Misreading North Korea’s intentions and capabilities can take the form of a self-fulfilling prophecy. Hard-line thinking about policies toward the North gained currency starting with the new administration in Seoul three years ago, and was met with hard-line responses from Pyongyang. The combination inspired hard-line conventional wisdom in Washington. The news media has, for the most part, been content to play up the storyline about the illness, insanity, or imminent collapse of the North Korean leadership. Moderate voices in favor of engagement have been drowned out. Messages sent directly by Pyongyang are being ignored. Washington has failed to listen to what North Korea really wants, and instead projects its own fears and interests onto the ‘black box’ of the DPRK. North Korea’s demonstrated capabilities are being ignored in favor of imagining the day when its government no longer exists.

Today, there is an increasing danger that wishful thinking has become embedded in the intelligence process. Key decision makers in Seoul seem to have anchored their North Korean policy on the imminent collapse of the North. Washington has slipped into de facto endorsement of this approach.

Feeding this confusion are serious problems with information collection about the domestic situation in North Korea. Policymakers in Seoul and Washington rely heavily on information provided by North Korean defectors. Defectors and networks of informants who move across the China-North Korea border, are key sources for a new constellation of media organisations like Daily NK, Open North Korea Radio, Free North Korea Radio, Good Neighbours, Radio Free Asia (US), Asia Press (Japan). However, the new ‘media’ organisations are not staffed by independent, professional journalists. To the contrary, they are propaganda organs and advocacy organisations designed to undermine regime stability in the North. Their reports frequently lack verification, yet regularly appear in Yonhap News, the leading South Korean government news agency, without any filtering. International news media, in turn, reprint them as world news. Unverified reports and politically motivated characterisations of North Korean instability are transmuted into truth.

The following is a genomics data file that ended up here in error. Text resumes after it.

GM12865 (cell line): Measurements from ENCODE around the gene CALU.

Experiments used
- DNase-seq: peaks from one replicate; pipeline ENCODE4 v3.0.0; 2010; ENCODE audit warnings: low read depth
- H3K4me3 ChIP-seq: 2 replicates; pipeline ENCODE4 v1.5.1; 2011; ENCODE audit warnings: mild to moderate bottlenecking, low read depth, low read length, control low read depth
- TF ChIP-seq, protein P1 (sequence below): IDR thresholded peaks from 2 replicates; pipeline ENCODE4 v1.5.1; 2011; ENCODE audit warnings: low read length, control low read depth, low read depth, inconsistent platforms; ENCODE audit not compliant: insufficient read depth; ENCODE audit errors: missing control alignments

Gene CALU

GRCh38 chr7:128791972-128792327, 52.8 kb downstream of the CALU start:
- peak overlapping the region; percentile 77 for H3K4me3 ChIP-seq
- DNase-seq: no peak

Fix the framework, then the policy

Today, the arteries of engagement with North Korea are clogged. US diplomats, lacking direct contact with North Korean counterparts, are in the dark about North Korea’s strategic intentions and negotiating positions. Even North Korea’s public statements are summarily dismissed as ‘empty words’ or ‘blackmail’ — even though North Korean behavior over the long term tends to conform to its high-level pronouncements. Instead of an engaged, empirical approach, policy decisions are being made on the basis of defector reports and disinformation, of preconceived ideas and wishful thinking. The response to the unsettling revelations at Yongbyon and tragic shelling of Yeonpyeong are case in point.

Ultimately, both Seoul and Washington will need to overhaul their policy approach on North Korea. We do not see signs of that happening anytime soon. In the meantime, analysts, academics, journalists, and other members of civil society have a critical role to play in correcting the analytical framework for understanding North Korea, so that when a policy review comes, it can be based on a pragmatic and empirical basis.

John Delury is Assistant Professor at Yonsei University’s Graduate School of International Studies. Chung-in Moon is a professor of political science at Yonsei University and former Ambassador for International Security Affairs at the Ministry of Foreign Affairs and Trade, the Republic of Korea.

This is a digest version of a longer article first published here at 38 North.